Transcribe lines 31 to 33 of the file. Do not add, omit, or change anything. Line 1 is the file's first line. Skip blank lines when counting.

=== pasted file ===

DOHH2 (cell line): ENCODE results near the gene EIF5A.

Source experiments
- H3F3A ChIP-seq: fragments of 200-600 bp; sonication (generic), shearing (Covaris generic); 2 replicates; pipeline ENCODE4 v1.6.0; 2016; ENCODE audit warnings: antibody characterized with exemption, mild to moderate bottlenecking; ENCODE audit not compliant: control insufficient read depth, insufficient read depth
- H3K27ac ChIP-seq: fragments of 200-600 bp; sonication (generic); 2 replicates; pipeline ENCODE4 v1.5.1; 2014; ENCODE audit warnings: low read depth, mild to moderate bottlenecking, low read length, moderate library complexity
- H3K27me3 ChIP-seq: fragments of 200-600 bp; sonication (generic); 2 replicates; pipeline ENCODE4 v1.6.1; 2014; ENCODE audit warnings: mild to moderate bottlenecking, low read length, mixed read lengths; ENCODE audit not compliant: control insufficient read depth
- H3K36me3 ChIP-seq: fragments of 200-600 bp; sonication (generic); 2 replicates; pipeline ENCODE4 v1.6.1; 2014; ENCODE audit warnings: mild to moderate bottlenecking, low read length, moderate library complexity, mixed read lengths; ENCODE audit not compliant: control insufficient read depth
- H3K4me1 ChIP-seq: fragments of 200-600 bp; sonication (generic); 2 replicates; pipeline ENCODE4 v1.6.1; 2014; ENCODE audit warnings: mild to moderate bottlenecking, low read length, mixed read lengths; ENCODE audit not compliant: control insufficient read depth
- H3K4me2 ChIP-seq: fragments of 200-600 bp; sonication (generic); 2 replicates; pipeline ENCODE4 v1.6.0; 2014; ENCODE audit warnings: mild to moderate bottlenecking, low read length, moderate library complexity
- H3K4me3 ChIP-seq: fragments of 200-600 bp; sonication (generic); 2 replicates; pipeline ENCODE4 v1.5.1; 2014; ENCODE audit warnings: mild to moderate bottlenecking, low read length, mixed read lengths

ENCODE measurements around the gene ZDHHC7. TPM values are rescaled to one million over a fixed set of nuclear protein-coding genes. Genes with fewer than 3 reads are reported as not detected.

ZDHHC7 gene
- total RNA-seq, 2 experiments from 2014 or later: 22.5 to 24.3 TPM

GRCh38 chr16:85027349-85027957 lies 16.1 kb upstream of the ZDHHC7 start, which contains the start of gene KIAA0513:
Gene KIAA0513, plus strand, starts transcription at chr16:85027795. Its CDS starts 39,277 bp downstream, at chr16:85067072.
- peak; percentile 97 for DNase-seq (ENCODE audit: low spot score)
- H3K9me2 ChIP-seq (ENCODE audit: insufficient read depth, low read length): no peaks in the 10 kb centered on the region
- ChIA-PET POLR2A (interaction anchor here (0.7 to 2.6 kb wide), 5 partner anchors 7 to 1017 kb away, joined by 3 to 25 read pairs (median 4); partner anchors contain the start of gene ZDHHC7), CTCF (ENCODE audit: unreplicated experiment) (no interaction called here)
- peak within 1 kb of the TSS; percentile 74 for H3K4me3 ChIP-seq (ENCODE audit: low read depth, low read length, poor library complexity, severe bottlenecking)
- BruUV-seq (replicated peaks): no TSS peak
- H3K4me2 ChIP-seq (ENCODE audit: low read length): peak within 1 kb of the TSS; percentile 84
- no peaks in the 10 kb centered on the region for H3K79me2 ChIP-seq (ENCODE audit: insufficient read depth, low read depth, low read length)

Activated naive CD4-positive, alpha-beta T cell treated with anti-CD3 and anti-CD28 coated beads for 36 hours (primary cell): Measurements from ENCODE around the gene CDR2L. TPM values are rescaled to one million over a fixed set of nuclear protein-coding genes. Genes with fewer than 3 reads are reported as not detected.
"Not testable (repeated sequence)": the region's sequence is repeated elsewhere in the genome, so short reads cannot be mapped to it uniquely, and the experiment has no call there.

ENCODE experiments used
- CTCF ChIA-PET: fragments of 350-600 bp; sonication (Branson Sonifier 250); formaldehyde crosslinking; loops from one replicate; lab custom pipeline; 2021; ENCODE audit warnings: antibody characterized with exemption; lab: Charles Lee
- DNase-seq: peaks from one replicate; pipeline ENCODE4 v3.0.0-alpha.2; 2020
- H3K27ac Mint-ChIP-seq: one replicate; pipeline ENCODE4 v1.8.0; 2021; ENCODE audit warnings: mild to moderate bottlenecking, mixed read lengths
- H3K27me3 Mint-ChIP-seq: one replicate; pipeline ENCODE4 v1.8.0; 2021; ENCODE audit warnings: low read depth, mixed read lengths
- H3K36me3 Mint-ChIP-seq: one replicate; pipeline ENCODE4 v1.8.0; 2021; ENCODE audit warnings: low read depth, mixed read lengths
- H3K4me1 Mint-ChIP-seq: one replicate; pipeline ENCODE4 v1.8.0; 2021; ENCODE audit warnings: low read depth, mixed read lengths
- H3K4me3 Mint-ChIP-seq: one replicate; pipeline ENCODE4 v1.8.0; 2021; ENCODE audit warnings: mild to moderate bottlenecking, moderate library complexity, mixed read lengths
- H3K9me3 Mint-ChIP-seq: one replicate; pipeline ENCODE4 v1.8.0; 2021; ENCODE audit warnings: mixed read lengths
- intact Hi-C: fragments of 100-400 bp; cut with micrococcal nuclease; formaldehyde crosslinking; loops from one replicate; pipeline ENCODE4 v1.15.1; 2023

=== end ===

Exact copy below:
- H3K4me3 Mint-ChIP-seq: one replicate; pipeline ENCODE4 v1.8.0; 2021; ENCODE audit warnings: mild to moderate bottlenecking, moderate library complexity, mixed read lengths
- H3K9me3 Mint-ChIP-seq: one replicate; pipeline ENCODE4 v1.8.0; 2021; ENCODE audit warnings: mixed read lengths
- intact Hi-C: fragments of 100-400 bp; cut with micrococcal nuclease; formaldehyde crosslinking; loops from one replicate; pipeline ENCODE4 v1.15.1; 2023